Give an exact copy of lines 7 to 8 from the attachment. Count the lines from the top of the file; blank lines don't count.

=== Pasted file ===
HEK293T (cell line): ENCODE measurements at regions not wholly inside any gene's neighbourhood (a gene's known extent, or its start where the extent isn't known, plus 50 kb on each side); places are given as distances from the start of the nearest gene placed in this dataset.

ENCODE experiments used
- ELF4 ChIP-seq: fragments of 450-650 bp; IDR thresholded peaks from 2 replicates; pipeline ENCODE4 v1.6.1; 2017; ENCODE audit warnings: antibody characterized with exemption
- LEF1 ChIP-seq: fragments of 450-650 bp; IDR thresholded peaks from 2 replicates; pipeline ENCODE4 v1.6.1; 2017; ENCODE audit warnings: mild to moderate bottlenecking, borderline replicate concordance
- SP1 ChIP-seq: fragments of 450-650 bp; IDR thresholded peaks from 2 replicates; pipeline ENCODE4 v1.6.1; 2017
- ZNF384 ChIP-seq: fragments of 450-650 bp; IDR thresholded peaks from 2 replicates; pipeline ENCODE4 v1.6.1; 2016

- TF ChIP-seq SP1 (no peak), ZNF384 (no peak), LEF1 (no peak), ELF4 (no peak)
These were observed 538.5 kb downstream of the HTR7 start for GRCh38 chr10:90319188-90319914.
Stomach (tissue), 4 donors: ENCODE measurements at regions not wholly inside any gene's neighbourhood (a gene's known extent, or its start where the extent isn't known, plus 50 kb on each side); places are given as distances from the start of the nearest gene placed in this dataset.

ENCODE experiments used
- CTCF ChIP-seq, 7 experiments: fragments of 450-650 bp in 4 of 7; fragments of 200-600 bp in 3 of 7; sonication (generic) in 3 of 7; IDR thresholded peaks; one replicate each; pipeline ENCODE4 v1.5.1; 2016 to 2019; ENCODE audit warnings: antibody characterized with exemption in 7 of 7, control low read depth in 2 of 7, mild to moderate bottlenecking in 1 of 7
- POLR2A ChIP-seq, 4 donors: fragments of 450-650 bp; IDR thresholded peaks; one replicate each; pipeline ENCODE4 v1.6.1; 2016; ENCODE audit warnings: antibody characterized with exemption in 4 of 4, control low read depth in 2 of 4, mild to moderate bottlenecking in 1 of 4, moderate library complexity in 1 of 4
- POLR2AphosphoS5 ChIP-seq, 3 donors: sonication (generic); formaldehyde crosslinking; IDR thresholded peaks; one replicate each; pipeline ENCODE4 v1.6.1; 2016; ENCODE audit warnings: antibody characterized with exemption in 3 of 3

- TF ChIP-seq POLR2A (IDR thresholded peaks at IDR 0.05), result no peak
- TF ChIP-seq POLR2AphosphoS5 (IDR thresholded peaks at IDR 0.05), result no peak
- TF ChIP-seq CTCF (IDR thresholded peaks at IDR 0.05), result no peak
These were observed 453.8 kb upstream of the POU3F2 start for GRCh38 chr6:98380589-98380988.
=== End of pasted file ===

- TF ChIP-seq SP1 (no peak), ZNF384 (no peak), LEF1 (no peak), ELF4 (no peak)
These were observed 538.5 kb downstream of the HTR7 start for GRCh38 chr10:90319188-90319914.